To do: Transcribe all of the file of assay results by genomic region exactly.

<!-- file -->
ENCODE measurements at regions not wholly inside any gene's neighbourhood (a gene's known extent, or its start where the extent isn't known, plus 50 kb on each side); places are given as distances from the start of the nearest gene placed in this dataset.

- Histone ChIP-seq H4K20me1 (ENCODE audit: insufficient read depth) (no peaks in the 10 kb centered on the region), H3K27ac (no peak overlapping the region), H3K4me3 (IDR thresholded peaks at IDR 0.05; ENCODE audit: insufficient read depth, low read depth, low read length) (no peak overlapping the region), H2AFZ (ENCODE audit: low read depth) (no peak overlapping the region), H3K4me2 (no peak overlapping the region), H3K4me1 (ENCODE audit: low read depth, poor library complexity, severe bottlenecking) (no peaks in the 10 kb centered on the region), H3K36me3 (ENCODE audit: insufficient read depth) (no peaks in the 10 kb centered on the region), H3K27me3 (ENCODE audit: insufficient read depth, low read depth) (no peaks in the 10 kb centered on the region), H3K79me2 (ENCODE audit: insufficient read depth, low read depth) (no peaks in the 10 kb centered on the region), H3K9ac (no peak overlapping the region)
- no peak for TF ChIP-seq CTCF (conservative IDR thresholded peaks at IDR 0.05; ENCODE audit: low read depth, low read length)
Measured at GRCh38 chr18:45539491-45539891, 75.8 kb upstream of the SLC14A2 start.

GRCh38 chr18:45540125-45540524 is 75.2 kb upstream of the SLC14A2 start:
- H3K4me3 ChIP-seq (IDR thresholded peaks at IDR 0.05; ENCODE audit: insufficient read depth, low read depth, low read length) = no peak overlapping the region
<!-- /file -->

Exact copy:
ENCODE measurements at regions not wholly inside any gene's neighbourhood (a gene's known extent, or its start where the extent isn't known, plus 50 kb on each side); places are given as distances from the start of the nearest gene placed in this dataset.

- Histone ChIP-seq H4K20me1 (ENCODE audit: insufficient read depth) (no peaks in the 10 kb centered on the region), H3K27ac (no peak overlapping the region), H3K4me3 (IDR thresholded peaks at IDR 0.05; ENCODE audit: insufficient read depth, low read depth, low read length) (no peak overlapping the region), H2AFZ (ENCODE audit: low read depth) (no peak overlapping the region), H3K4me2 (no peak overlapping the region), H3K4me1 (ENCODE audit: low read depth, poor library complexity, severe bottlenecking) (no peaks in the 10 kb centered on the region), H3K36me3 (ENCODE audit: insufficient read depth) (no peaks in the 10 kb centered on the region), H3K27me3 (ENCODE audit: insufficient read depth, low read depth) (no peaks in the 10 kb centered on the region), H3K79me2 (ENCODE audit: insufficient read depth, low read depth) (no peaks in the 10 kb centered on the region), H3K9ac (no peak overlapping the region)
- no peak for TF ChIP-seq CTCF (conservative IDR thresholded peaks at IDR 0.05; ENCODE audit: low read depth, low read length)
Measured at GRCh38 chr18:45539491-45539891, 75.8 kb upstream of the SLC14A2 start.

GRCh38 chr18:45540125-45540524 is 75.2 kb upstream of the SLC14A2 start:
- H3K4me3 ChIP-seq (IDR thresholded peaks at IDR 0.05; ENCODE audit: insufficient read depth, low read depth, low read length) = no peak overlapping the region